Hedge’s “though” at the outset stanza three introduces a subtle difference worth noting. “Though this world with devils filled” concedes a magnitude to the evil presently at work in our world that Luther did not. He did not think the world was full of devils. Devils enough, for sure, but not a world full of them. Luther says “even if.” He raises a hypothetical to make a case for God-confident faith now. “Even if the world were full of devils” — and it is not full of devils, but just one — but even if this were the case, “We would not thus fear so very much / We will nevertheless succeed.”
Luther aims to conquer fear, and feed faith, in the present by asserting that even if our plight was much worse, we would still be utterly secure in Christ. How much more should we now rest secure in his unshakable sovereignty!
6. No Other God Than Jesus
Most significantly, the Unitarian drops Luther’s reference to Jesus as God. Hedge inserts “from age to age the same” in place of “there is no other God.” This is the greatest of Luther’s extreme statements that doesn’t make Hedge’s cut, and this is the single biggest oversight or alteration. Might it not be fair to assume alteration since Hedge was Unitarian?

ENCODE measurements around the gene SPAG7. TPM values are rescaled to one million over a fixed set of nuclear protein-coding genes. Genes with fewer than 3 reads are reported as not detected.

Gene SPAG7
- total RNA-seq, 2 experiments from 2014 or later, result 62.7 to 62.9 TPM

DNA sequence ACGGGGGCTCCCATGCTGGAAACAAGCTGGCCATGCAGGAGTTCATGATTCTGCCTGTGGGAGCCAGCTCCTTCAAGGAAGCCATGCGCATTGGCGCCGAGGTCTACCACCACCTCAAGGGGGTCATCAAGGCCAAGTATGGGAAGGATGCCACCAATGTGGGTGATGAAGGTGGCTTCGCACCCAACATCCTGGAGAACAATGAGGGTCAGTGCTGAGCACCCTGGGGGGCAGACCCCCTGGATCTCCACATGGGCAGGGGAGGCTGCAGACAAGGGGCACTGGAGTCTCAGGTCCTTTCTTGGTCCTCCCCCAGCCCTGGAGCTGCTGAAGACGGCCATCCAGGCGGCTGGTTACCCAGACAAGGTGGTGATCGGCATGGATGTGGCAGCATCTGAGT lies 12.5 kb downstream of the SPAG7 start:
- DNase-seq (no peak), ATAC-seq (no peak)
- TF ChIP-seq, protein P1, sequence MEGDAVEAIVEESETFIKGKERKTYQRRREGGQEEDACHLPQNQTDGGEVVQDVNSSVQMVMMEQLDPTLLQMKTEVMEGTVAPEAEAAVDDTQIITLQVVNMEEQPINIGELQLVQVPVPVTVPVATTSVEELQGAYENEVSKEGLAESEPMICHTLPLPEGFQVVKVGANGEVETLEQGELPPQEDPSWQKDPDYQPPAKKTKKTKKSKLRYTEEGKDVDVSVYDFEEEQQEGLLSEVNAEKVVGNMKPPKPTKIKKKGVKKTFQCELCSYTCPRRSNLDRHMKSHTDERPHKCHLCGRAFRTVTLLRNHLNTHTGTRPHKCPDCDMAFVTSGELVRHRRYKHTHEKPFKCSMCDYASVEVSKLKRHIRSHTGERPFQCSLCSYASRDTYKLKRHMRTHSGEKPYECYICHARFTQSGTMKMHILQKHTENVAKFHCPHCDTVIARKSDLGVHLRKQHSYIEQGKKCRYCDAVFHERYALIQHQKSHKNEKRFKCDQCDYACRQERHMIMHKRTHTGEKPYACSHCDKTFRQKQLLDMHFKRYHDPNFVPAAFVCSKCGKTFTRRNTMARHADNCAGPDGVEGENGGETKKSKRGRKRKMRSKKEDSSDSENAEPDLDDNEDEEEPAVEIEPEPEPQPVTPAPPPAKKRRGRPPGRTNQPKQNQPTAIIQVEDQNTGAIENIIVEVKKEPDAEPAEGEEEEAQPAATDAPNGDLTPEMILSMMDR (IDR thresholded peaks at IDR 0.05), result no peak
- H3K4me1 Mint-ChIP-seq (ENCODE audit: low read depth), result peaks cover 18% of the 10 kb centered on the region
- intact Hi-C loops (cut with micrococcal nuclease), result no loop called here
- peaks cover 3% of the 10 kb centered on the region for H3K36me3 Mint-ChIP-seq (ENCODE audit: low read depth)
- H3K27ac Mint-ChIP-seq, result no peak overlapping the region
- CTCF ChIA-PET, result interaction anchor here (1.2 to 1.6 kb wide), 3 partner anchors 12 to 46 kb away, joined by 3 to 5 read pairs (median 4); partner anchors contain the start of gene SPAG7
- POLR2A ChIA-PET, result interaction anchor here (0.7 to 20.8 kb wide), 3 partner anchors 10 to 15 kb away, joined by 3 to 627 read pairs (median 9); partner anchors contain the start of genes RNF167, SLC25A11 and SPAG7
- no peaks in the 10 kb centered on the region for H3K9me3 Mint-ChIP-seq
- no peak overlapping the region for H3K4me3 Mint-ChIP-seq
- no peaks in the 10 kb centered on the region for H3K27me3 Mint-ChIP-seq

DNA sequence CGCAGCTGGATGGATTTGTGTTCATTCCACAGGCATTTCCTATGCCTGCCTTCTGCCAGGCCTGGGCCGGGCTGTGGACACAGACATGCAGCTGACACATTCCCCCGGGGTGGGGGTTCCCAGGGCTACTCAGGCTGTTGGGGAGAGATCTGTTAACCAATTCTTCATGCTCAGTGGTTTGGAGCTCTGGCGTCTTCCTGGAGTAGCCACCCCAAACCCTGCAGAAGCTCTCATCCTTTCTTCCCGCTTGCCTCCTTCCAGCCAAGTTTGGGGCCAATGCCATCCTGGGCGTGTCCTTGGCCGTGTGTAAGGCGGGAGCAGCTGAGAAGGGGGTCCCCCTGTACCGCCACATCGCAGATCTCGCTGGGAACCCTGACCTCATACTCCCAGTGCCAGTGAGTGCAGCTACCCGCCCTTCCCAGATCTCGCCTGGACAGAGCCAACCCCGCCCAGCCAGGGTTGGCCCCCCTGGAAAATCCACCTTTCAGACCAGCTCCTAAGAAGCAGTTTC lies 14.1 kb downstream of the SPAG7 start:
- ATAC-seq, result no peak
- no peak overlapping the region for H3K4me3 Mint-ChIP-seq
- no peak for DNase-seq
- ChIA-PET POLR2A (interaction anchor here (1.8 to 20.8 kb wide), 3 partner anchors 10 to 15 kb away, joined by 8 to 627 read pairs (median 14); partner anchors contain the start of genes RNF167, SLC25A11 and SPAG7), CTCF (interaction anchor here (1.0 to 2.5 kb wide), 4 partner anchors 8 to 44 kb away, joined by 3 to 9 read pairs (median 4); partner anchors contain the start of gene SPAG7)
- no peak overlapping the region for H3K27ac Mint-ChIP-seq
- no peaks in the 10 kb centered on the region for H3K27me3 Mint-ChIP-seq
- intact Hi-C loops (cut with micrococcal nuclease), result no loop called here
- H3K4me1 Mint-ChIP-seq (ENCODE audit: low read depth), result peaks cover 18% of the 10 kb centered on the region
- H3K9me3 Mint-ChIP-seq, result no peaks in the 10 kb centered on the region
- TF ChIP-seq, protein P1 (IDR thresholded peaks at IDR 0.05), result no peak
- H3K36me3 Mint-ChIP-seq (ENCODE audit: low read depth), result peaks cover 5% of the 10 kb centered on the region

It is gloriously true that Jesus is the same yesterday, today, and forever (Hebrews 13:8), but that’s not what Luther had in his original. Rather, it seems to have made the Unitarian squirm, and he sought to rescue this otherwise strong hymn from what he thought was Trinitarian error.
7. His Kingdom Is for Us